A Good Price For A Turkey Pair That Just Start To Lay?

Discussion in 'Turkeys' started by youdontknow32, Mar 9, 2009.

  1. youdontknow32

    youdontknow32 Chillin' With My Peeps

    Sep 29, 2008
    South Western PA
    A Royal Palm or Narragansett Turkey Turkey Pair, I am just wondering what is a good price to pay.....Birds that are around a year old...that just began to lay.

    Thank you,
    Nicole
     
    Last edited: Mar 9, 2009
  2. Struttn1

    Struttn1 Chillin' With My Peeps

    875
    5
    151
    May 4, 2008
    Southern Illinois
    Are you asking as a potential buyer or seller?
     
  3. youdontknow32

    youdontknow32 Chillin' With My Peeps

    Sep 29, 2008
    South Western PA
    buyer:)
     
  4. Harp Turkey Ranch

    Harp Turkey Ranch Chillin' With My Peeps

    831
    1
    141
    Dec 18, 2008
    McCleary, WA
    I am just wondering what is a good price to pay.....Birds that are around a year old...that just began to lay.

    You can expect to pay 70-100 on average for a good breeding pair at this time in the year.​
     
  5. youdontknow32

    youdontknow32 Chillin' With My Peeps

    Sep 29, 2008
    South Western PA
    Thank you..
     
  6. Struttn1

    Struttn1 Chillin' With My Peeps

    875
    5
    151
    May 4, 2008
    Southern Illinois
    Quote:When buying breeding pairs this time of year you are paying for birds that the seller has put a lot of feed through since last year and turkey feed is not cheap and a grown bird can sock it away so you will probably pay prime price. If you check your local classifieds and poultry sales/swaps you might get a decent price.

    If you are not set on having adults right now you can order 10 poults from Ideal in mixed varieties for about the price a breeding pair will run you. Buying the poults gives you the opportunity to tame and bond with them.

    If you do go with breeding pairs beware of someone trying to unload older birds. You want young birds to purchase for breeders.
     
  7. youdontknow32

    youdontknow32 Chillin' With My Peeps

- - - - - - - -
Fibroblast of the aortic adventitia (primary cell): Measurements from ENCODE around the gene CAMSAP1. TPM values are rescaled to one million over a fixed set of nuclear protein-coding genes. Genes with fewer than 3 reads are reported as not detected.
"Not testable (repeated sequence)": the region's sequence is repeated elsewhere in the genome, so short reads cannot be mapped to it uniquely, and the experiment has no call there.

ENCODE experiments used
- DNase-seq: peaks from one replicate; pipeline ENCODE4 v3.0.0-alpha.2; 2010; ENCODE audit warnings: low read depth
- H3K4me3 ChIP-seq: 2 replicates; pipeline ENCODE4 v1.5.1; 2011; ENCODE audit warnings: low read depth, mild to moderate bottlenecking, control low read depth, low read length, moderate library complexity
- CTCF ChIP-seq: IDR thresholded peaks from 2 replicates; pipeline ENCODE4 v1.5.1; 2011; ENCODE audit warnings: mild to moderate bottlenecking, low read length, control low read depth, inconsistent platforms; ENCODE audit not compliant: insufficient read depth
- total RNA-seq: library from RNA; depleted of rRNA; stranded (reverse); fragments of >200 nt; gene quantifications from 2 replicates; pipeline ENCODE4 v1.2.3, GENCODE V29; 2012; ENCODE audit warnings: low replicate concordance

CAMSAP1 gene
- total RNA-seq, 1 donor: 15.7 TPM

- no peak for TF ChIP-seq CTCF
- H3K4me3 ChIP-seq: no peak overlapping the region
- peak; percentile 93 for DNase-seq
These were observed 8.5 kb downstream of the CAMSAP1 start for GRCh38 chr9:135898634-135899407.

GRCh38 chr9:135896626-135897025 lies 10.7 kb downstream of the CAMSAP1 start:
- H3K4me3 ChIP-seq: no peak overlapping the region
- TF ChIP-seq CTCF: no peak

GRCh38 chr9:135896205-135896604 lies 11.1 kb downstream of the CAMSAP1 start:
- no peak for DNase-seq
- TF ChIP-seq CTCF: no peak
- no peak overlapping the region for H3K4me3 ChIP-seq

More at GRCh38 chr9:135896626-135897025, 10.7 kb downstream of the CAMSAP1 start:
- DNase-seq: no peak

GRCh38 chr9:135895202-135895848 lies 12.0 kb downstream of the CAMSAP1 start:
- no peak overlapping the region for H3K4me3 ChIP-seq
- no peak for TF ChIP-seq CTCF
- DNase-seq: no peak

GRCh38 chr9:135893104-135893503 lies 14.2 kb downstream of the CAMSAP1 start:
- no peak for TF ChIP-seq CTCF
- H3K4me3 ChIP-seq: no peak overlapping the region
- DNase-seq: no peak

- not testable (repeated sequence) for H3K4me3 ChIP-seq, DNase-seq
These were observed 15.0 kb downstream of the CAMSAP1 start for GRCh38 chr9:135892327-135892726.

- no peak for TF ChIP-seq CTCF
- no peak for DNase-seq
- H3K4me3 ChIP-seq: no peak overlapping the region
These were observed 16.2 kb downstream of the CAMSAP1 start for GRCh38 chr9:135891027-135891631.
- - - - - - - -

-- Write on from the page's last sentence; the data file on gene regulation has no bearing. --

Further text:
Sep 29, 2008
    South Western PA
    Thank you, yea that is what I am worried about too, I mean I do not know how to tell an older turkey from a younger one, atleast not that I know of....the asking price was $85.....we were going to order some from ideal, but we heard that keeping the chicks alive was very hard.

    Thank you so much for all of your advice, I really do not know what to do....
     
  8. Struttn1

    Struttn1 Chillin' With My Peeps

    875
    5
    151
    May 4, 2008
    Southern Illinois
    It can be difficult to age a hen by sight but you can tell an young tom from an older one by the length of the spurs. Spurs that are 1/2 inch or shorter are probably an indication the tom is a 1 year old or less. 3/4" to 1 1/4 " spurs are probably on a 2 year old. When the spurs get over 1 1/2" then you are looking at at least a 3 year old. Usually when the bird ages the spurs tend to get sharper on the business end. When the spurs start curving then you are dealing with a bird that has been around a few years.

    When you buy poults you know for sure the age you are getting. I have never had any problem raising poults. Keeping them warm and dry is a must. A chilled poult is usually a dead poult. I like to keep young poults indoors for the first 3 weeks and then move them to my pole barn to my brooding cage for another few weeks then I open the door to let them roam out of the cage in the big pen and they return to the cage to roost at night until they are ready to roost with the older birds.
     
    Last edited: Mar 9, 2009
  9. youdontknow32

    youdontknow32 Chillin' With My Peeps

    Sep 29, 2008
    South Western PA
    Thank you, Thank you, Thank you...so spurs just like on chickens.....I will look at his spurs when we go.
     
  10. sandspoultry

    sandspoultry Everybody loves a Turkey

    2,121
    16
    211
    Feb 10, 2008
    Eastern NC
    Also, look at the beard on the toms. The longer the beard the older the tom. But some breeds do grow faster/longer beards than other breeds- the White Holland is a prime example. We have a two year old tom with about a 5 or 6 inch beard. We have other breeds the same age that only have a 2 inch beard.

    Steve in NC
     

BackYard Chickens is proudly sponsored by